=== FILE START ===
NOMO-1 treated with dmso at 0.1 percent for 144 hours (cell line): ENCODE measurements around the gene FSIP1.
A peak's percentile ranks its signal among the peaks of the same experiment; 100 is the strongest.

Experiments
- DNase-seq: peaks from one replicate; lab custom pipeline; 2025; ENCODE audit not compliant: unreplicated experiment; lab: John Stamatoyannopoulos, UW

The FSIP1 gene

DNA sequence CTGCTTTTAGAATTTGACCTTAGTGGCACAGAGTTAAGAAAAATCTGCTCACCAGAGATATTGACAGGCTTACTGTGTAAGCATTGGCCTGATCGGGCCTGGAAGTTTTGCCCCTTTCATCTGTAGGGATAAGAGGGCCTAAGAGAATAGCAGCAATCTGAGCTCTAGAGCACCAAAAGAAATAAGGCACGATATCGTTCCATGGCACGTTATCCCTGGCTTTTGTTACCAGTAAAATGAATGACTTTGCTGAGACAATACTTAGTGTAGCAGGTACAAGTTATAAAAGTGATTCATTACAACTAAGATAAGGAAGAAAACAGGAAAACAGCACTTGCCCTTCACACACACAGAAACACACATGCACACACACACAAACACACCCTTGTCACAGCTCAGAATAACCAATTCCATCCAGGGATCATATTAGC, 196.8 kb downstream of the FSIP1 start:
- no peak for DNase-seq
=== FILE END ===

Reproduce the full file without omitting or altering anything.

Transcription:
NOMO-1 treated with dmso at 0.1 percent for 144 hours (cell line): ENCODE measurements around the gene FSIP1.
A peak's percentile ranks its signal among the peaks of the same experiment; 100 is the strongest.

Experiments
- DNase-seq: peaks from one replicate; lab custom pipeline; 2025; ENCODE audit not compliant: unreplicated experiment; lab: John Stamatoyannopoulos, UW

The FSIP1 gene

DNA sequence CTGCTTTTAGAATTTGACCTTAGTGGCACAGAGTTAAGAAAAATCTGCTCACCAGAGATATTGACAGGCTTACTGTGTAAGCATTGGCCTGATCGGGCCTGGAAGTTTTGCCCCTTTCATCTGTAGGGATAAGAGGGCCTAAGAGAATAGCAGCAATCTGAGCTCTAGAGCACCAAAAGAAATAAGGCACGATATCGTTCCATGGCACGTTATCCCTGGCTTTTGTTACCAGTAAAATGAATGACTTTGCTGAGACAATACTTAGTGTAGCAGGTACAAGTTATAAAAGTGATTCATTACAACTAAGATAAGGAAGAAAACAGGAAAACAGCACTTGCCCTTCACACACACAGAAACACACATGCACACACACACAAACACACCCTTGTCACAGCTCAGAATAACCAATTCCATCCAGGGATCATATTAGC, 196.8 kb downstream of the FSIP1 start:
- no peak for DNase-seq